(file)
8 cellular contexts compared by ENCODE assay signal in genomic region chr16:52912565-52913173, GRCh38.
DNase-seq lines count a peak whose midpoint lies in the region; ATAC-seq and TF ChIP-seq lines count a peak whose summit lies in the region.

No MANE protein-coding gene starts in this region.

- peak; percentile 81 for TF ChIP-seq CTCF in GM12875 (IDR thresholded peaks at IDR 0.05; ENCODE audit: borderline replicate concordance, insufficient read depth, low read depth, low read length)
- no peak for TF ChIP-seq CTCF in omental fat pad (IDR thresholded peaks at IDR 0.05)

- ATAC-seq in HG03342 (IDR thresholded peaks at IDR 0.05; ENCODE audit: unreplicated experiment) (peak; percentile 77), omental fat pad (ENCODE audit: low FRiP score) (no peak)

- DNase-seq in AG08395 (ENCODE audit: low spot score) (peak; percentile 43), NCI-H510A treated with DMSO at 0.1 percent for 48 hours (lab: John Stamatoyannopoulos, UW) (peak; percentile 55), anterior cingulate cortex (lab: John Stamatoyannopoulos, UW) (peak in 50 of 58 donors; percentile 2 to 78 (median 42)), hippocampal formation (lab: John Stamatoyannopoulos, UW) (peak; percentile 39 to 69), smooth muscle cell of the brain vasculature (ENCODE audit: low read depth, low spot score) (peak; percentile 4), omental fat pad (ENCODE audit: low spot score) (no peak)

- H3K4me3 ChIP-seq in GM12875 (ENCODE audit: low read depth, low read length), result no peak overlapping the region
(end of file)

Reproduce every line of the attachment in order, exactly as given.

8 cellular contexts compared by ENCODE assay signal in genomic region chr16:52912565-52913173, GRCh38.
DNase-seq lines count a peak whose midpoint lies in the region; ATAC-seq and TF ChIP-seq lines count a peak whose summit lies in the region.

No MANE protein-coding gene starts in this region.

- peak; percentile 81 for TF ChIP-seq CTCF in GM12875 (IDR thresholded peaks at IDR 0.05; ENCODE audit: borderline replicate concordance, insufficient read depth, low read depth, low read length)
- no peak for TF ChIP-seq CTCF in omental fat pad (IDR thresholded peaks at IDR 0.05)

- ATAC-seq in HG03342 (IDR thresholded peaks at IDR 0.05; ENCODE audit: unreplicated experiment) (peak; percentile 77), omental fat pad (ENCODE audit: low FRiP score) (no peak)

- DNase-seq in AG08395 (ENCODE audit: low spot score) (peak; percentile 43), NCI-H510A treated with DMSO at 0.1 percent for 48 hours (lab: John Stamatoyannopoulos, UW) (peak; percentile 55), anterior cingulate cortex (lab: John Stamatoyannopoulos, UW) (peak in 50 of 58 donors; percentile 2 to 78 (median 42)), hippocampal formation (lab: John Stamatoyannopoulos, UW) (peak; percentile 39 to 69), smooth muscle cell of the brain vasculature (ENCODE audit: low read depth, low spot score) (peak; percentile 4), omental fat pad (ENCODE audit: low spot score) (no peak)

- H3K4me3 ChIP-seq in GM12875 (ENCODE audit: low read depth, low read length), result no peak overlapping the region